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Access to justice by another name | Medina Eve Abdelkader

Monday, August 10, 2020 @ 1:19 PM | By Medina Eve Abdelkader

Medina Eve Abdelkader %>
Medina Eve Abdelkader
With one foot in the legal world, and the other firmly planted in civilian life, law students can view the justice system from a unique vantage point. We have the privilege of being legally literate, but we still remember the feeling of looking at the Criminal Code or reading a complex case and getting lost in the legal rhetoric.

Learning a new discipline is a process of acculturation, and at this stage of our education we have not yet been fully cultured in the law.

And as someone not yet completely acculturated into the legal sector, one thing has become obvious to me about access to justice: there is a fundamental gap between the way that legal professionals think about justice and the way that the public thinks about justice.

One need only look to civil justice movements for evidence of this gap. #MeToo is a rallying cry to believe survivors of sexual assault and sanction those who commit those criminal or civil offences. #TransLivesMatter is a rallying cry to uphold the rights of all people to life, liberty and the security of person. #BlackLivesMatter is a rallying cry to combat systemic discrimination among front-line workers in our criminal justice sector.

While the legal profession concerns itself with the little details and discrepancies upon which cases are won or lost, the public takes to the streets and to their Twitter feeds to express the ways in which the legal system is failing them.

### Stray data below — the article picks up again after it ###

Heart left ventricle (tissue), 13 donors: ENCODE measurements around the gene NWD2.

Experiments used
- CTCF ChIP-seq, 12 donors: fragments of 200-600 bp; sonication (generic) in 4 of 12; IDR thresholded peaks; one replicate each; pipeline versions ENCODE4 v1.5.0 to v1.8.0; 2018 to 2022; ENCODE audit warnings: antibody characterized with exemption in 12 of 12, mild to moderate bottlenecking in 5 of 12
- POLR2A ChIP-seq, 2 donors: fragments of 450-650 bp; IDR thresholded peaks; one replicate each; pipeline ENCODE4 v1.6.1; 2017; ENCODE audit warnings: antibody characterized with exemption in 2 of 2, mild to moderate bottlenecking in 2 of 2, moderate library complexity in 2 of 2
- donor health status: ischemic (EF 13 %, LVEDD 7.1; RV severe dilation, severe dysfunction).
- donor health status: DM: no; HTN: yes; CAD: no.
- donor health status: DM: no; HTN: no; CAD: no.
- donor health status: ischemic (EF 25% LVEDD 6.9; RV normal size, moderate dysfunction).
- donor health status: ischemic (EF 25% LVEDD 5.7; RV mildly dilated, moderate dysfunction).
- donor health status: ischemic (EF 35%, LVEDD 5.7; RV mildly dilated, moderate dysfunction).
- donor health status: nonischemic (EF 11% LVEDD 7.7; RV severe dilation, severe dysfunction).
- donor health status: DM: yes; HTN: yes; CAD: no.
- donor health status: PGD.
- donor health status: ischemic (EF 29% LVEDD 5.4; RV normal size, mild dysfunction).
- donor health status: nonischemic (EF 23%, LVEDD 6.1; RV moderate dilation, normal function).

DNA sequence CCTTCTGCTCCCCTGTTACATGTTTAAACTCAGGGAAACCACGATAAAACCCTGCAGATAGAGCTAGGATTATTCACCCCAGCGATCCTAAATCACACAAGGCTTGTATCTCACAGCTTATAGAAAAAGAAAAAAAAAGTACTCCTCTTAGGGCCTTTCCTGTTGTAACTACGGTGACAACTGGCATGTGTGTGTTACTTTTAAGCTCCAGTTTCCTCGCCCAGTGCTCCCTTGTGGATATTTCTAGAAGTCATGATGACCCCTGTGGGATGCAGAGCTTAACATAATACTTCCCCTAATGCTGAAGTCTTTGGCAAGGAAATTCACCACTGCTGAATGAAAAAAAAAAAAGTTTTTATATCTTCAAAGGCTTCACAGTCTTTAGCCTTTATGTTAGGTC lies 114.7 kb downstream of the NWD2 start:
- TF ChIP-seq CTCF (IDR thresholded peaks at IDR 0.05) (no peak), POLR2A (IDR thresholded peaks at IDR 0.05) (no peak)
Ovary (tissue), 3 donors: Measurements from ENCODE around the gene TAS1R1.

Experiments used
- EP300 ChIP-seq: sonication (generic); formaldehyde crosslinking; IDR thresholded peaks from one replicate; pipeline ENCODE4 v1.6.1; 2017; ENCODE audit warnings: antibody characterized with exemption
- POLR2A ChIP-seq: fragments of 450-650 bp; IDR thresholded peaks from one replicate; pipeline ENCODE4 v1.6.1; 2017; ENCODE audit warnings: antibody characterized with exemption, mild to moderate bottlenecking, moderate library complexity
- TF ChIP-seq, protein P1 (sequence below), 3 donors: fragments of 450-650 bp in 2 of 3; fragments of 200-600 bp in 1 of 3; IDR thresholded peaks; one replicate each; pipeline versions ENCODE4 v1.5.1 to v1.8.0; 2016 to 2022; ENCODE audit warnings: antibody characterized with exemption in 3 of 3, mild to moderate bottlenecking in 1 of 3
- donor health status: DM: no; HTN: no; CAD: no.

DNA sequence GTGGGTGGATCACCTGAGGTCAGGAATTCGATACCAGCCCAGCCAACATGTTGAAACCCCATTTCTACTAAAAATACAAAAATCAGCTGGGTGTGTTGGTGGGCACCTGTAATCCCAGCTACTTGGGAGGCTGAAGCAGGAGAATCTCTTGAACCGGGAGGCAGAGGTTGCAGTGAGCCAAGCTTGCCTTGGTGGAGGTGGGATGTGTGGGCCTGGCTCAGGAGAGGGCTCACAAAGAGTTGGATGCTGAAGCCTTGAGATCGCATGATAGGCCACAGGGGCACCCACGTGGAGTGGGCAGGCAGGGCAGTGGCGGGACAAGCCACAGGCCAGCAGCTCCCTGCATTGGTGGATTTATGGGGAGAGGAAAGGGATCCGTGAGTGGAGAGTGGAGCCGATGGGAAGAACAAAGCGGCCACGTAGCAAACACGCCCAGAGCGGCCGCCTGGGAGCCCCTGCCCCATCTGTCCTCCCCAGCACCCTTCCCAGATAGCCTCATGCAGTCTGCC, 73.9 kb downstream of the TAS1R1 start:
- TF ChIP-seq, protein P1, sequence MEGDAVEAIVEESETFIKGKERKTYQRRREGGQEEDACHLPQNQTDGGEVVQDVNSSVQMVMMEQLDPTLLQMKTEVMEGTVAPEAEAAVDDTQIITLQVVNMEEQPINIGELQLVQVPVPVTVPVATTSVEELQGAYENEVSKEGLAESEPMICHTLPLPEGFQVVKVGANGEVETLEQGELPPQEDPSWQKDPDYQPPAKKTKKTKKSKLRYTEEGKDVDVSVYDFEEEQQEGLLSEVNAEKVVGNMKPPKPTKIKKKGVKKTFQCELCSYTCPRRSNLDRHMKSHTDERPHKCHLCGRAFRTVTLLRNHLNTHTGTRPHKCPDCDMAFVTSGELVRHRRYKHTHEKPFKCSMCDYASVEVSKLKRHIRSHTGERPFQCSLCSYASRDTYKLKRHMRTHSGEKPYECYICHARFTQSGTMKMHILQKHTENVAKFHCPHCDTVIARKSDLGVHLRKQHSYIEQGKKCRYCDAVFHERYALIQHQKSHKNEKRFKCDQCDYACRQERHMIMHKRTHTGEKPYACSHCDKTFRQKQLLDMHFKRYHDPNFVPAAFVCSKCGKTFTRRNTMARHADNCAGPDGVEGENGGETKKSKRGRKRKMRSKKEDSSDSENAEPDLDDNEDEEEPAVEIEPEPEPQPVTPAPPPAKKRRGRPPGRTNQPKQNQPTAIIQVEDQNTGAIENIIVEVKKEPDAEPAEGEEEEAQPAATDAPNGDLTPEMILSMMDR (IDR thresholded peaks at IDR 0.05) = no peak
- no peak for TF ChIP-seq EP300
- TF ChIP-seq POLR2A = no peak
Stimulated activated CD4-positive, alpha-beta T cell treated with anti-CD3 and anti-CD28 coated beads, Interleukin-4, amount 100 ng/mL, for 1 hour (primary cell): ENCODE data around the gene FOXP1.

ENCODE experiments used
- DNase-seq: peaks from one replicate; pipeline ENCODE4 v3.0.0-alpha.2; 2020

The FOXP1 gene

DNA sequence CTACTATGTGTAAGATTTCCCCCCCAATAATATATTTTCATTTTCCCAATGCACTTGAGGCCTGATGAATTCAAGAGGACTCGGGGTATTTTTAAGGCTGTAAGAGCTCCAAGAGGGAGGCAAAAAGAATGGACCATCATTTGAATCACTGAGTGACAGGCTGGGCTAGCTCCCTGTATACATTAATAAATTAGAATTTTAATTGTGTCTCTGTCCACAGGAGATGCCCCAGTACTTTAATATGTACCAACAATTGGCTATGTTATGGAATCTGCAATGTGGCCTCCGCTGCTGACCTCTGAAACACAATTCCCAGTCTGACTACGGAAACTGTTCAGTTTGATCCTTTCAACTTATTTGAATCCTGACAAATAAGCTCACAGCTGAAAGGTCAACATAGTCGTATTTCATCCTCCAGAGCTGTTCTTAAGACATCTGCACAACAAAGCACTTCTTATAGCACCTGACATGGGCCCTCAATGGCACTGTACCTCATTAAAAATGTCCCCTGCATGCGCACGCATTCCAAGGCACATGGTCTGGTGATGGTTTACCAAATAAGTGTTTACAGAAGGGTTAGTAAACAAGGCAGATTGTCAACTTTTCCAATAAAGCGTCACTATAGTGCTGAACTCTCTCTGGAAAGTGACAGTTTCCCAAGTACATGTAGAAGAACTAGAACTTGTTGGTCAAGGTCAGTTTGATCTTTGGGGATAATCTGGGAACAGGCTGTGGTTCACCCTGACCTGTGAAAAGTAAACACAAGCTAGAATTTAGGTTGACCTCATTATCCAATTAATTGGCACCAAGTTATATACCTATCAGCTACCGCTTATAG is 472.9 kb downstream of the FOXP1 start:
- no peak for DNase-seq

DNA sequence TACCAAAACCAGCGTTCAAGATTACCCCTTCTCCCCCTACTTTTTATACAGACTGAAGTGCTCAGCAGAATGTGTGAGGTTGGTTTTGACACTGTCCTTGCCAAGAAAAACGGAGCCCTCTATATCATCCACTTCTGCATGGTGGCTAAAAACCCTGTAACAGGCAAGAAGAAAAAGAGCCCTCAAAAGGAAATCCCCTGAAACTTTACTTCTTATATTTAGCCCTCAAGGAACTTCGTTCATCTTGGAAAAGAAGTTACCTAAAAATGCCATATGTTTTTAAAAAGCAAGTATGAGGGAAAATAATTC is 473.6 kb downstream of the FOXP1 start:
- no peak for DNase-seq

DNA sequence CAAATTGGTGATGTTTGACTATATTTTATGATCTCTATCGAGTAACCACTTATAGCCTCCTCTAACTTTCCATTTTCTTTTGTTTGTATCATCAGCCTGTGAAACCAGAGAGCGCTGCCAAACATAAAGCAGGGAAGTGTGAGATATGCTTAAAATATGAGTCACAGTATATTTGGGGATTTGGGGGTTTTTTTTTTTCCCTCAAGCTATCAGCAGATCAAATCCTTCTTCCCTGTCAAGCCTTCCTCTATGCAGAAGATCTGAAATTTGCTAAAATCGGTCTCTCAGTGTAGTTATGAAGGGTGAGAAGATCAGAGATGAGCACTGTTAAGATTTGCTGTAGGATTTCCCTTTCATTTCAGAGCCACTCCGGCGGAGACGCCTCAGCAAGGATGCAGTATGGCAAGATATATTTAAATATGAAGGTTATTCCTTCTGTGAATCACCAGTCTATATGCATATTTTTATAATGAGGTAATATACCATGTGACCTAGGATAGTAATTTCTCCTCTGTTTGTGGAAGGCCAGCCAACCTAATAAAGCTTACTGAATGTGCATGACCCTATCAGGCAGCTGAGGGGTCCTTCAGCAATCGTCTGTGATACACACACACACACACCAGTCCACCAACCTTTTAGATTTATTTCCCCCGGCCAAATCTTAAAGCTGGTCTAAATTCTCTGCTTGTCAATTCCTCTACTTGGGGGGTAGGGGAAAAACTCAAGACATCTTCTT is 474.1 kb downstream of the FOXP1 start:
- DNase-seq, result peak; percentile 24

Access to justice advocates in the legal sector often argue that we need more resources. Indeed, the legal system is underfunded. They gripe that we need to make access to justice more of a political priority in order to secure more funds for the legal system. They are absolutely correct.

But the source of that problem is a more abstract one; the fundamental disjoint between the way in which the profession and the people characterize individual and collective legal rights.

As legal futurist Richard Susskind remarked, "… patients don't really want neurosurgeons. What they want is health." Likewise, citizens do not want lawyers — or judges, or paralegals or clerks, for that matter. What they want is justice. They want equality. They want their rights to be upheld, and when they are not upheld, they want reasonable avenues to be heard and advocate for themselves.

Over the course of both the 20th and 21st centuries, we have seen a steady increase of public support for the access to justice agenda. But "The Law" continues to operate as a discrete system, inaccessible to the vast majority of those who would benefit most from its protection.

The result is a public perception that the justice sector has lost sight of what the law is really about. We have alienated the public to the point that 65 per cent of Canadians do not seek redress for their legal problems because they "think that nothing can be done, are uncertain about their rights, do not know what to do, think it will take too much time, cost too much money or are simply afraid."